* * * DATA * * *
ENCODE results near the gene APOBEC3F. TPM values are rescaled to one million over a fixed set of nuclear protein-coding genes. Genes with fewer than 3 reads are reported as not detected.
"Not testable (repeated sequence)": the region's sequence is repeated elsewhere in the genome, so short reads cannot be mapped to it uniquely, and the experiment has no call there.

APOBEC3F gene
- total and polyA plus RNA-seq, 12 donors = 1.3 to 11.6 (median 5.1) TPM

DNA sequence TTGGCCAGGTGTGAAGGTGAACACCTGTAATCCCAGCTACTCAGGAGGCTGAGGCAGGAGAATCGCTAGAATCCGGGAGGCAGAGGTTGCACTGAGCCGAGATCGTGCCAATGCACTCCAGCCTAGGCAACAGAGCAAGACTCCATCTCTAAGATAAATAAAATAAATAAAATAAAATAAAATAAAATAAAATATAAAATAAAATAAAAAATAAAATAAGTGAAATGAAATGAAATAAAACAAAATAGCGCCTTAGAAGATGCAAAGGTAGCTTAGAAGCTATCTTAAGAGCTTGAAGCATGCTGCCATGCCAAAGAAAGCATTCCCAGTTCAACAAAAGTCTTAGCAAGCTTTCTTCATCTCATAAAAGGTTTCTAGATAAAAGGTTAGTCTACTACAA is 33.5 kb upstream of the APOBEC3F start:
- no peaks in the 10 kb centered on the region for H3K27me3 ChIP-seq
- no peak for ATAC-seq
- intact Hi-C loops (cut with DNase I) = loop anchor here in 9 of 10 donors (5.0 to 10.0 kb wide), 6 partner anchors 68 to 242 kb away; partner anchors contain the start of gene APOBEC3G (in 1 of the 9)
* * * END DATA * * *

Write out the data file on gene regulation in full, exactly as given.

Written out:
ENCODE results near the gene APOBEC3F. TPM values are rescaled to one million over a fixed set of nuclear protein-coding genes. Genes with fewer than 3 reads are reported as not detected.
"Not testable (repeated sequence)": the region's sequence is repeated elsewhere in the genome, so short reads cannot be mapped to it uniquely, and the experiment has no call there.

APOBEC3F gene
- total and polyA plus RNA-seq, 12 donors = 1.3 to 11.6 (median 5.1) TPM

DNA sequence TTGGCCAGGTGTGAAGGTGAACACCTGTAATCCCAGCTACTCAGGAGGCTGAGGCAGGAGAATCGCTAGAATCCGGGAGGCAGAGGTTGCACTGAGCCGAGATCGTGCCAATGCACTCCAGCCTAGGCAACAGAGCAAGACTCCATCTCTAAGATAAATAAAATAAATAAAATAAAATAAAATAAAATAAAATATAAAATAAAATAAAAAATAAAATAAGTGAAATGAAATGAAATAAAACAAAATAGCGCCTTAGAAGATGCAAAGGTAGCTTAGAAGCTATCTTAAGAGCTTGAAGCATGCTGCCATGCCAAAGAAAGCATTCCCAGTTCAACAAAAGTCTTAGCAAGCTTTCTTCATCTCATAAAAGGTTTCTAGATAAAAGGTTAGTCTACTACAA is 33.5 kb upstream of the APOBEC3F start:
- no peaks in the 10 kb centered on the region for H3K27me3 ChIP-seq
- no peak for ATAC-seq
- intact Hi-C loops (cut with DNase I) = loop anchor here in 9 of 10 donors (5.0 to 10.0 kb wide), 6 partner anchors 68 to 242 kb away; partner anchors contain the start of gene APOBEC3G (in 1 of the 9)